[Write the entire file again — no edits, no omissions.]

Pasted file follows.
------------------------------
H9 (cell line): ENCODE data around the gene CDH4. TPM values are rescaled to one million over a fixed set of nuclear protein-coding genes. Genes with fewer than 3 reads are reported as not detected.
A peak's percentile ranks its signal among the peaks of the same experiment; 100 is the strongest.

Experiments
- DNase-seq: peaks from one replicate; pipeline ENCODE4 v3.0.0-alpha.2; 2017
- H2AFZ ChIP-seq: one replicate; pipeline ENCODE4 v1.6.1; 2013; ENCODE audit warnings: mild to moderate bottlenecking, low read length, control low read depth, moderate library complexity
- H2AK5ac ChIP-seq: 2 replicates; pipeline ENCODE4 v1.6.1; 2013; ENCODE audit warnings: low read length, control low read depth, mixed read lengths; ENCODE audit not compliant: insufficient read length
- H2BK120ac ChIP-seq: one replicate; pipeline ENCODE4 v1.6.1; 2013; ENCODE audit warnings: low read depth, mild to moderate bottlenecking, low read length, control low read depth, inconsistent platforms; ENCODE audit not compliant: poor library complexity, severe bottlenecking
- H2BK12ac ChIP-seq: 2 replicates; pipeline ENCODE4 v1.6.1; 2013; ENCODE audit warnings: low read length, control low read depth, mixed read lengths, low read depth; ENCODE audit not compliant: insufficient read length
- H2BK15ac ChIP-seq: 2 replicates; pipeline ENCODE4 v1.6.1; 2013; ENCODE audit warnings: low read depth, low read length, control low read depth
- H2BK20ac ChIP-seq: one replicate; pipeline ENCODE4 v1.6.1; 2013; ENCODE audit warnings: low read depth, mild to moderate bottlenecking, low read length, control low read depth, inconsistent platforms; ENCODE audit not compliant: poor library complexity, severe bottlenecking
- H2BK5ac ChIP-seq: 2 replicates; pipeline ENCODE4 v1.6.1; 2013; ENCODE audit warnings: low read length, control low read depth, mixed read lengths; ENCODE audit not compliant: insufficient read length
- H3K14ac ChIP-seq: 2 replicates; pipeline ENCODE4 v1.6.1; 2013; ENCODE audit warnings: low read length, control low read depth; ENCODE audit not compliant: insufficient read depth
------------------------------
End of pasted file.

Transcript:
H9 (cell line): ENCODE data around the gene CDH4. TPM values are rescaled to one million over a fixed set of nuclear protein-coding genes. Genes with fewer than 3 reads are reported as not detected.
A peak's percentile ranks its signal among the peaks of the same experiment; 100 is the strongest.

Experiments
- DNase-seq: peaks from one replicate; pipeline ENCODE4 v3.0.0-alpha.2; 2017
- H2AFZ ChIP-seq: one replicate; pipeline ENCODE4 v1.6.1; 2013; ENCODE audit warnings: mild to moderate bottlenecking, low read length, control low read depth, moderate library complexity
- H2AK5ac ChIP-seq: 2 replicates; pipeline ENCODE4 v1.6.1; 2013; ENCODE audit warnings: low read length, control low read depth, mixed read lengths; ENCODE audit not compliant: insufficient read length
- H2BK120ac ChIP-seq: one replicate; pipeline ENCODE4 v1.6.1; 2013; ENCODE audit warnings: low read depth, mild to moderate bottlenecking, low read length, control low read depth, inconsistent platforms; ENCODE audit not compliant: poor library complexity, severe bottlenecking
- H2BK12ac ChIP-seq: 2 replicates; pipeline ENCODE4 v1.6.1; 2013; ENCODE audit warnings: low read length, control low read depth, mixed read lengths, low read depth; ENCODE audit not compliant: insufficient read length
- H2BK15ac ChIP-seq: 2 replicates; pipeline ENCODE4 v1.6.1; 2013; ENCODE audit warnings: low read depth, low read length, control low read depth
- H2BK20ac ChIP-seq: one replicate; pipeline ENCODE4 v1.6.1; 2013; ENCODE audit warnings: low read depth, mild to moderate bottlenecking, low read length, control low read depth, inconsistent platforms; ENCODE audit not compliant: poor library complexity, severe bottlenecking
- H2BK5ac ChIP-seq: 2 replicates; pipeline ENCODE4 v1.6.1; 2013; ENCODE audit warnings: low read length, control low read depth, mixed read lengths; ENCODE audit not compliant: insufficient read length
- H3K14ac ChIP-seq: 2 replicates; pipeline ENCODE4 v1.6.1; 2013; ENCODE audit warnings: low read length, control low read depth; ENCODE audit not compliant: insufficient read depth